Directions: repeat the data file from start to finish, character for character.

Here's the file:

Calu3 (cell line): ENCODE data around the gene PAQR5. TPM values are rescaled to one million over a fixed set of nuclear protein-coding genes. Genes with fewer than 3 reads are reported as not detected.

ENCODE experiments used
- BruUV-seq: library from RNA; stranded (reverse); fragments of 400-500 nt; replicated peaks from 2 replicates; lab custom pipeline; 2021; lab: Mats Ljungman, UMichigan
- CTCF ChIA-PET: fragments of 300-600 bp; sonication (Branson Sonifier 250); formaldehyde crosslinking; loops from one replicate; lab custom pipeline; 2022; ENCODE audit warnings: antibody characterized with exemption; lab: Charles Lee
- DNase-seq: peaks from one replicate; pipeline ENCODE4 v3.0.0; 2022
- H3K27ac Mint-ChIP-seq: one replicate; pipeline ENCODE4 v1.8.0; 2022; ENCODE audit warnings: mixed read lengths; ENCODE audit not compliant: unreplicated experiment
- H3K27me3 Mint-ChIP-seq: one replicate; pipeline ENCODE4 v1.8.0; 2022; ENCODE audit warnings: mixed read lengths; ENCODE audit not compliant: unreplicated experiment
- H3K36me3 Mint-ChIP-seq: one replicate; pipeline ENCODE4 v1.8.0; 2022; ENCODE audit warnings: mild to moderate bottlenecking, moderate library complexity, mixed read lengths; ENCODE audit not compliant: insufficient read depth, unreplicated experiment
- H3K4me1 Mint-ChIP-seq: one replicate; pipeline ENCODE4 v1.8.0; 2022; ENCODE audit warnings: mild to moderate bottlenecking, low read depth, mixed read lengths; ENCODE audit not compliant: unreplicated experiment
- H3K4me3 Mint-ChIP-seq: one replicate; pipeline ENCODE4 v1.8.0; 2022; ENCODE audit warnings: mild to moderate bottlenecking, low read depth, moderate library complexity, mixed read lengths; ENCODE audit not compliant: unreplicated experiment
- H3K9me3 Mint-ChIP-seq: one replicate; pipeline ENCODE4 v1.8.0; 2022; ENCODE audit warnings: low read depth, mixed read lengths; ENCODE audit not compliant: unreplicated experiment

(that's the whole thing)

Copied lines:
Calu3 (cell line): ENCODE data around the gene PAQR5. TPM values are rescaled to one million over a fixed set of nuclear protein-coding genes. Genes with fewer than 3 reads are reported as not detected.

ENCODE experiments used
- BruUV-seq: library from RNA; stranded (reverse); fragments of 400-500 nt; replicated peaks from 2 replicates; lab custom pipeline; 2021; lab: Mats Ljungman, UMichigan
- CTCF ChIA-PET: fragments of 300-600 bp; sonication (Branson Sonifier 250); formaldehyde crosslinking; loops from one replicate; lab custom pipeline; 2022; ENCODE audit warnings: antibody characterized with exemption; lab: Charles Lee
- DNase-seq: peaks from one replicate; pipeline ENCODE4 v3.0.0; 2022
- H3K27ac Mint-ChIP-seq: one replicate; pipeline ENCODE4 v1.8.0; 2022; ENCODE audit warnings: mixed read lengths; ENCODE audit not compliant: unreplicated experiment
- H3K27me3 Mint-ChIP-seq: one replicate; pipeline ENCODE4 v1.8.0; 2022; ENCODE audit warnings: mixed read lengths; ENCODE audit not compliant: unreplicated experiment
- H3K36me3 Mint-ChIP-seq: one replicate; pipeline ENCODE4 v1.8.0; 2022; ENCODE audit warnings: mild to moderate bottlenecking, moderate library complexity, mixed read lengths; ENCODE audit not compliant: insufficient read depth, unreplicated experiment
- H3K4me1 Mint-ChIP-seq: one replicate; pipeline ENCODE4 v1.8.0; 2022; ENCODE audit warnings: mild to moderate bottlenecking, low read depth, mixed read lengths; ENCODE audit not compliant: unreplicated experiment
- H3K4me3 Mint-ChIP-seq: one replicate; pipeline ENCODE4 v1.8.0; 2022; ENCODE audit warnings: mild to moderate bottlenecking, low read depth, moderate library complexity, mixed read lengths; ENCODE audit not compliant: unreplicated experiment
- H3K9me3 Mint-ChIP-seq: one replicate; pipeline ENCODE4 v1.8.0; 2022; ENCODE audit warnings: low read depth, mixed read lengths; ENCODE audit not compliant: unreplicated experiment